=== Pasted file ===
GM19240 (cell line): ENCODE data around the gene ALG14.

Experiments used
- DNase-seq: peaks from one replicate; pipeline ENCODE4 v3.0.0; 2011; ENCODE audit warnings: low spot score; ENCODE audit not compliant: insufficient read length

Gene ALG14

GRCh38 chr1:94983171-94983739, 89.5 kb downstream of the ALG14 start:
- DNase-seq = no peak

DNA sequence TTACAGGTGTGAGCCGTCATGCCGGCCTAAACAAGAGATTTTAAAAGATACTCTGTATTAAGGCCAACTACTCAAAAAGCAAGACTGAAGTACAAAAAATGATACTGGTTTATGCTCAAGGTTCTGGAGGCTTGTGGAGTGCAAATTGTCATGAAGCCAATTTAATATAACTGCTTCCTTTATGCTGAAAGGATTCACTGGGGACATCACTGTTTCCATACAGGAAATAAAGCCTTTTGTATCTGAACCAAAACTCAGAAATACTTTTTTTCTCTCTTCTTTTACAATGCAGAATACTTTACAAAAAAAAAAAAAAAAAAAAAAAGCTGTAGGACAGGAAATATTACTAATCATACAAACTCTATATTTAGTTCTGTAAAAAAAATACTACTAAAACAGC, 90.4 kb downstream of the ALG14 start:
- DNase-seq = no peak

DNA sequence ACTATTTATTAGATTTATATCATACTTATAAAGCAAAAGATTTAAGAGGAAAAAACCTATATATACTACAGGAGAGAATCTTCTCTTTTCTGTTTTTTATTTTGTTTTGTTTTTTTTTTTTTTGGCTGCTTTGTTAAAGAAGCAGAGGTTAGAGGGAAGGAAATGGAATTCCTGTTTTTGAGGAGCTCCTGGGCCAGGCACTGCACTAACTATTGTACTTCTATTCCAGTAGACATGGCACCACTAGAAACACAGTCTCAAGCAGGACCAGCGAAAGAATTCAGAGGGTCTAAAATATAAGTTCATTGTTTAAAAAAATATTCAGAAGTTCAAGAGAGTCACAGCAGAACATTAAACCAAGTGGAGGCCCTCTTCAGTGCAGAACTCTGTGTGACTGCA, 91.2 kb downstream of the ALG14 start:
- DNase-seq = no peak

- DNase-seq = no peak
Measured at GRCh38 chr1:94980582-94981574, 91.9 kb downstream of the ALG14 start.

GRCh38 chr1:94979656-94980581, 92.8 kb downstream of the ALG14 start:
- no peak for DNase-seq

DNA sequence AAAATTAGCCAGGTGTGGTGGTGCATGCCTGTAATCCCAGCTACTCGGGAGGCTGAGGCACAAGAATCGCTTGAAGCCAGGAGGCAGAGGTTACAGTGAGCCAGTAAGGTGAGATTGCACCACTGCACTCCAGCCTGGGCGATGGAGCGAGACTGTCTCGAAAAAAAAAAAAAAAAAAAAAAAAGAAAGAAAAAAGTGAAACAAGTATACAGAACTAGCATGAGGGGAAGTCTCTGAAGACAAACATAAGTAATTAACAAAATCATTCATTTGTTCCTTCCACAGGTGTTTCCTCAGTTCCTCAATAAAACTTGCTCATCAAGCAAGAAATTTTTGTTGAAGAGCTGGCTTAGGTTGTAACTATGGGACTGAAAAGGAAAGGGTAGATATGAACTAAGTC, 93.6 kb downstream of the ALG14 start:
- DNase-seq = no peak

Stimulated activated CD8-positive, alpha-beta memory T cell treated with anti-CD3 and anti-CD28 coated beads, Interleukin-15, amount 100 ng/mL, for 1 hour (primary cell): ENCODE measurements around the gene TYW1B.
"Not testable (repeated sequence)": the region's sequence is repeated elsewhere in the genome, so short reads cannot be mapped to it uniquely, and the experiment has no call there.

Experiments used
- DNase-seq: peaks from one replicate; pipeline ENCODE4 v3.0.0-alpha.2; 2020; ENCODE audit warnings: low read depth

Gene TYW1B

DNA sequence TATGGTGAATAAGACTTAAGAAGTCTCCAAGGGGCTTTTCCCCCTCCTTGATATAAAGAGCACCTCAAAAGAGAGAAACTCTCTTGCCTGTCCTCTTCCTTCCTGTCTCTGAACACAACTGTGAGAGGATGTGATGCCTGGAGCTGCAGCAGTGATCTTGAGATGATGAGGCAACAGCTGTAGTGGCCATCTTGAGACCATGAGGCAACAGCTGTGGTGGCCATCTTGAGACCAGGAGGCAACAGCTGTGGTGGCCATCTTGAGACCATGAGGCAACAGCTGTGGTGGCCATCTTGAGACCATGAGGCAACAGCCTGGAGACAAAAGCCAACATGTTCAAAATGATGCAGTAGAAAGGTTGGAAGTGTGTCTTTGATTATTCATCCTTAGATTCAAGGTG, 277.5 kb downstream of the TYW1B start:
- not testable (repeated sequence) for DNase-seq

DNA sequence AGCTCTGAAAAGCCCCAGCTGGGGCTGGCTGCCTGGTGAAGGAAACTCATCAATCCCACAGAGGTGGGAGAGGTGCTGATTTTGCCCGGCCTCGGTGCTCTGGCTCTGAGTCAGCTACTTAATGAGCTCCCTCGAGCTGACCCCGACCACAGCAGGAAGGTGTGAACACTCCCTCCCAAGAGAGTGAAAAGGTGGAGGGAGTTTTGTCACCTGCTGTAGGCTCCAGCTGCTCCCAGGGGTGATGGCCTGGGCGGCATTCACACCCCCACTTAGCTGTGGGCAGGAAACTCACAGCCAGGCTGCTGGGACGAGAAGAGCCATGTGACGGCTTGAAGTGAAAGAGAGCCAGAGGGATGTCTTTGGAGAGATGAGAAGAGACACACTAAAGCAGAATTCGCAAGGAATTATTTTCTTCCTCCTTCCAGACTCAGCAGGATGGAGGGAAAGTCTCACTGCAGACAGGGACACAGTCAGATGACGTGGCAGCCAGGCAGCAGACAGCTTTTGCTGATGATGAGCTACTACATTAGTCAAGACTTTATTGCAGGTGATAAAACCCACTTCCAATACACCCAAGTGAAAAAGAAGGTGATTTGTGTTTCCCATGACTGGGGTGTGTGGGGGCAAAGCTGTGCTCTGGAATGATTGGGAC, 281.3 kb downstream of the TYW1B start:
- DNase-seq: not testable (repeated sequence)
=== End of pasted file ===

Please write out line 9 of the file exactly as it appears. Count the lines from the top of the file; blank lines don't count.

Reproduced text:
DNA sequence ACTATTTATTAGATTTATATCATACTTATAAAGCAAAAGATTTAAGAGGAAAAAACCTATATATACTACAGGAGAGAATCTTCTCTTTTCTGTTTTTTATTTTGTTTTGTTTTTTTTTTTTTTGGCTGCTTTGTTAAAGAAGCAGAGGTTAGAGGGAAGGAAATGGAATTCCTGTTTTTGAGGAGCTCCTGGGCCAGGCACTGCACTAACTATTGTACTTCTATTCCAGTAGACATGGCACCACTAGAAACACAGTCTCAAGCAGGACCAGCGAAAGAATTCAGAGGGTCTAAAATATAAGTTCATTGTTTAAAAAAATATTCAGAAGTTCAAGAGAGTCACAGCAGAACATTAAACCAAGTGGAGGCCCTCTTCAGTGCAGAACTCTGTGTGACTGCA, 91.2 kb downstream of the ALG14 start: